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Unemployment Insurance Benefits

Dan Konik

134,000 gig workers, independent contractors and self-employed Ohioans who have been waiting on their unemployment claims for more than a month will now get paid after a weekend of required upgrades to the processing system.

Fraud in Ohio's unemployment system cost the state more than $330 million in the fourth quarter of last year.

Ohio’s unemployment system continues to be a challenge the for thousands who say it is slow and non-responsive.

Nearly 28 thousand Ohioans filed first-time claims for unemployment insurance benefits last week, bringing the state's pandemic total to over 1.9  million.

Nearly 257 thousand people filed continuing claims. And the Labor Department says 712 thousand Americans filed first-time claims last week, down by 75 thousand from the previous week. The feds say it's the latest sign the U.S. economy and job market remain under stress, and many employers are still cutting jobs.

Ohio Public Radio

Nearly 13 percent of the state’s population has received some sort of unemployment assistance since the COVID-19 pandemic began.

Ohio Public Radio

Since the pandemic began in March, Ohio paid 821 thousand regular unemployment claims and 608 thousand claims for federally funded Pandemic Unemployment Assistance. 

Fraudulent claims for unemployment benefits have been a problem for a long time, and states have set up systems to try to prevent such fraud. But lost in that effort is arguably a bigger problem: Some of those systems have hurt millions of innocent people, keeping the benefits they deserve in limbo.

They're people like Sevy Guasch, who lost his job as a food and beverage manager at a Marriott hotel near San Jose, Calif. In March, he applied for unemployment benefits. He went online, entered his information, and waited. And waited.

The Ohio Department of Job and Family Services says thousands of Ohioans who received unemployment benefits during the COVID-19 pandemic have been told they were overpaid.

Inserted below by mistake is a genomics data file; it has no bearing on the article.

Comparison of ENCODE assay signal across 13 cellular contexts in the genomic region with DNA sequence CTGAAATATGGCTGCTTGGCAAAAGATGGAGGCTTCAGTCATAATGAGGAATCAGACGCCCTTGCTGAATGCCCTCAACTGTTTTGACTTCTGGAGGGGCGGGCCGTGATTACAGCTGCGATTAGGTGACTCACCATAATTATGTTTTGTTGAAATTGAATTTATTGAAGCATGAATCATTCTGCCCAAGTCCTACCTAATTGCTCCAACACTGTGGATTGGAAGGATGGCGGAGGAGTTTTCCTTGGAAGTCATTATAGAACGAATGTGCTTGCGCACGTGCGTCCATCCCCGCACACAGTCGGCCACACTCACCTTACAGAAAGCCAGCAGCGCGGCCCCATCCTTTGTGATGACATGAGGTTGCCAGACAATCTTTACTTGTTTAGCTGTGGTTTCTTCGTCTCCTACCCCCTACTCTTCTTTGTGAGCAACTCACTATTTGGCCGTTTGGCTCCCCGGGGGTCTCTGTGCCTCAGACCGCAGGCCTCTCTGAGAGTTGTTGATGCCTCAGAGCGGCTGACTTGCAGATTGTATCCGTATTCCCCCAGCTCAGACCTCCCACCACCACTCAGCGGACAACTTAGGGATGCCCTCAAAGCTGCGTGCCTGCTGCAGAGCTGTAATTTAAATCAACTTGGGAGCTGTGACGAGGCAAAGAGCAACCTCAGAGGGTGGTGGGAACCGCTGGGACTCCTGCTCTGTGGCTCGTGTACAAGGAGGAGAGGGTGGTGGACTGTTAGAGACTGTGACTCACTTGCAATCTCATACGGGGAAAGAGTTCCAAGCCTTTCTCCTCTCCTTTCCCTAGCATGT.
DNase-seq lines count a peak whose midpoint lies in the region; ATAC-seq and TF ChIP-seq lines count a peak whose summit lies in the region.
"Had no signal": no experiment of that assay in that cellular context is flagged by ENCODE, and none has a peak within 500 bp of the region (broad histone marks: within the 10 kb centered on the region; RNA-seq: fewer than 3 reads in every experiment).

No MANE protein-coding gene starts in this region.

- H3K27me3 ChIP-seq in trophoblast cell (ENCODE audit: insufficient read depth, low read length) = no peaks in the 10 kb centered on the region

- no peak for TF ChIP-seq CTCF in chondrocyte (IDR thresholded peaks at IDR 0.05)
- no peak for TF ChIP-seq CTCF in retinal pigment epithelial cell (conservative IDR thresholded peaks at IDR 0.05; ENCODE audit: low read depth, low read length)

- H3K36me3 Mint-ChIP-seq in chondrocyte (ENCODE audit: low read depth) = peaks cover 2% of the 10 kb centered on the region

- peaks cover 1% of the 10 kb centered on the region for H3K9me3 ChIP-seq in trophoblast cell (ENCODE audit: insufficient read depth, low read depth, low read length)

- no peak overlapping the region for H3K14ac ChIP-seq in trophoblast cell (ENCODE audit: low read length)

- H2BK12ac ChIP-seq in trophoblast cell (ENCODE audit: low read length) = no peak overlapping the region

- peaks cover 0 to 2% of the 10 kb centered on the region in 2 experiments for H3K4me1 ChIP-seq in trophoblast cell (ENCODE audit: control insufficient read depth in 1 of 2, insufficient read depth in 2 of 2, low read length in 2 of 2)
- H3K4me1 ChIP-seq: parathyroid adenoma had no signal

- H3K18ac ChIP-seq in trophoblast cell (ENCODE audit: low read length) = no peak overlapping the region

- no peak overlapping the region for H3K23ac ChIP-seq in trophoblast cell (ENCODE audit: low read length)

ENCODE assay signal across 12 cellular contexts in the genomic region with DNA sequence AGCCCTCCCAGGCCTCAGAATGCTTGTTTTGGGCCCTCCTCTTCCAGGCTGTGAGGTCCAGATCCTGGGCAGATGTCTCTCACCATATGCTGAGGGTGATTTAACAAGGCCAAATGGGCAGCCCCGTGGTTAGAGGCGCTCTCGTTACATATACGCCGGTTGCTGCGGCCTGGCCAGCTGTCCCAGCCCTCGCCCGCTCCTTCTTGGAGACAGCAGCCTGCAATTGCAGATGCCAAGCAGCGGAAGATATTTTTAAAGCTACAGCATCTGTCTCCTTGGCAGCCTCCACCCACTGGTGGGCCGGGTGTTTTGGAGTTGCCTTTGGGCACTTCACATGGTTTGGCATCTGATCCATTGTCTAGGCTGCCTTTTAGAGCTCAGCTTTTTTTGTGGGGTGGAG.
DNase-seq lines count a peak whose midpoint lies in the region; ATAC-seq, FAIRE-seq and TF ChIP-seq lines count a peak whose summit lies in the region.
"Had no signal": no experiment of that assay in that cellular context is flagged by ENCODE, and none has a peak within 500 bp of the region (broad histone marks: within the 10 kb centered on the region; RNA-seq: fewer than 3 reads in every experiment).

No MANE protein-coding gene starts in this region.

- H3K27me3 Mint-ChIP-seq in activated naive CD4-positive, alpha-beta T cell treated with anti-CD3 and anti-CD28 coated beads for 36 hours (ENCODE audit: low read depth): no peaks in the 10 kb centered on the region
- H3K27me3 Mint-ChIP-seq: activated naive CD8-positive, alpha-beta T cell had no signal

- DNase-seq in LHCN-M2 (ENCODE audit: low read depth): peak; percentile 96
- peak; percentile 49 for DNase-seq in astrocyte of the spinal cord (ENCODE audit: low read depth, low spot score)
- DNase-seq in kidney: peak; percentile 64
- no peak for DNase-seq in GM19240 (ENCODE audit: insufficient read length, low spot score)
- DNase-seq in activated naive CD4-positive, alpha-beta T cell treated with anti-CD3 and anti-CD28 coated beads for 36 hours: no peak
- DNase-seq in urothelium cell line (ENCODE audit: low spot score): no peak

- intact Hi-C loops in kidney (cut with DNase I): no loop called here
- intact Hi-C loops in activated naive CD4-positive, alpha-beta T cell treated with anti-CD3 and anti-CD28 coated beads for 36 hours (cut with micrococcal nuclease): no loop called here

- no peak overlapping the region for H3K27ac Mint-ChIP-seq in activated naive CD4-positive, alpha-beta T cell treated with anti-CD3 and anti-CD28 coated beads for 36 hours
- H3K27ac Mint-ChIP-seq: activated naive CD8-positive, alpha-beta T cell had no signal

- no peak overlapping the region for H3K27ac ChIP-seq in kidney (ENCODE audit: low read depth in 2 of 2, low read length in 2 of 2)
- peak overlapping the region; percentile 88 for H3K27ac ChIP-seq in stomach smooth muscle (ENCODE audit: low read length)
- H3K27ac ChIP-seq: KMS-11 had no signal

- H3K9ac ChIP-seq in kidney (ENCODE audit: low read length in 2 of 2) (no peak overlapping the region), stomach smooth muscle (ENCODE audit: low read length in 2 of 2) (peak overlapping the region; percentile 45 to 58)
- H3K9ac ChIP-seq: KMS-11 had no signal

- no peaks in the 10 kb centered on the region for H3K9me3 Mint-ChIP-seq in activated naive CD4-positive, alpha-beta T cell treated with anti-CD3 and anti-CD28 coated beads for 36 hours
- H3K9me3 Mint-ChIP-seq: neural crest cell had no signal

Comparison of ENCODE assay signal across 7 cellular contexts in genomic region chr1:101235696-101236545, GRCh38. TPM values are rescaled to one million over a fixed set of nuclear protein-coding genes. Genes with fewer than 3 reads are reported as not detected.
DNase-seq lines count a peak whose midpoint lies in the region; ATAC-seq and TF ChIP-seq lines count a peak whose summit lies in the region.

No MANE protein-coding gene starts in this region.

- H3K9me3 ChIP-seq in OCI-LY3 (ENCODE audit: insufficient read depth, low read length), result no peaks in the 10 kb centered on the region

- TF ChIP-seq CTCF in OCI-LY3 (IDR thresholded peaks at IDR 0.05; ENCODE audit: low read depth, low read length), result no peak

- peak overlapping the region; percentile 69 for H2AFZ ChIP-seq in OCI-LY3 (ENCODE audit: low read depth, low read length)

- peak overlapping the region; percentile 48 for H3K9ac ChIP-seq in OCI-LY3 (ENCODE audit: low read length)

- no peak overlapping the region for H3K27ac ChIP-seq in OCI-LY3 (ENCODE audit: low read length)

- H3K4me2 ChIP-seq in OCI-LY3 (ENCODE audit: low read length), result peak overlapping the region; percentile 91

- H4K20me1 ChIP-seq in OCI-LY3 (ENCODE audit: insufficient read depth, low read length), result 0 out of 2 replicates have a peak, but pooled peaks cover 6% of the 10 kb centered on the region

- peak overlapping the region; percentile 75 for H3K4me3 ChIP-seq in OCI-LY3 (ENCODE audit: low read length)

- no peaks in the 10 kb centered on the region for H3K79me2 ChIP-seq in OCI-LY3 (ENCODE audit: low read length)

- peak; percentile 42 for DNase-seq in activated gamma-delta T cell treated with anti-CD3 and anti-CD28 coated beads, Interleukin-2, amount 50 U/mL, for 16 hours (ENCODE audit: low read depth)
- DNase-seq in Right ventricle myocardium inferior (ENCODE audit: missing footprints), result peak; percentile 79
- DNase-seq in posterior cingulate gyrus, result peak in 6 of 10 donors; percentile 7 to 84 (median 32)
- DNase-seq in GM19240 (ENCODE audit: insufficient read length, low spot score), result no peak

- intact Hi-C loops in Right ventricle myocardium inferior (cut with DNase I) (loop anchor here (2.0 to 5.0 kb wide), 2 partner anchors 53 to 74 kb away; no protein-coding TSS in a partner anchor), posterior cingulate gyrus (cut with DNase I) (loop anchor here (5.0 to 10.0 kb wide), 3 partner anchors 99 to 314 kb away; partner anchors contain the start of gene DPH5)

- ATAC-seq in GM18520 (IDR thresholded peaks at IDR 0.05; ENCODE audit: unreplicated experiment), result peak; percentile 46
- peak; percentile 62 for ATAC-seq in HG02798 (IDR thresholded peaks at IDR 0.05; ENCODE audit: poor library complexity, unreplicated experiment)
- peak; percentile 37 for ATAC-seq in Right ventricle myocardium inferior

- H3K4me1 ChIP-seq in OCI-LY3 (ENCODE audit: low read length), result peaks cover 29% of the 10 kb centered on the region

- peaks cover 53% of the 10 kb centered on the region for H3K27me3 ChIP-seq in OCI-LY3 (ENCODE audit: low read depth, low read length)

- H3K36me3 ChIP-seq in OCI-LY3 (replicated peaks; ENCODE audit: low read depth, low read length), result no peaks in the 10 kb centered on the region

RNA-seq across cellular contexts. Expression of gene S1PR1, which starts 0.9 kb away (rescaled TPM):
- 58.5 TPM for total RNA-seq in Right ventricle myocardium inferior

The Federal Emergency Management Agency has approved 717 million dollars in grant funding to provide Ohioans with extra unemployment benefits. 

The state will pay a fifth of the 276 thousand claims for non-traditional unemployment assistance it was holding back as part of a fraud investigation.

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The state is proceeding with President Trump's executive order to offer additional money for people getting unemployment benefits due to the COVID-19 pandemic. 

The Ohio Department of Job and Family Services have suspended pandemic unemployment benefits for 276 thousand people as part of a fraud investigation.  

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The state says an extra 20 weeks of unemployment benefits will be made available to eligible Ohioans once they have exhausted their other benefits. 

Ohio Public Radio

The state's unemployment compensation fund  is now broke – which was predicted even before the COVID-19 pandemic.

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The state has not been denying anyone unemployment insurance benefits for COVID-19 related reasons, such as concerns about contracting coronavirus on the job or being ordered to quarantine.

Updated at 10:21 a.m. ET

Another 1.5 million people filed for unemployment benefits for the first time last week, a decline of 58,000.

But the number who are continuing to seek the payments is continuing to fall as workers return to their jobs. The Labor Department said continued claims dipped by 62,000 to 20.5 million.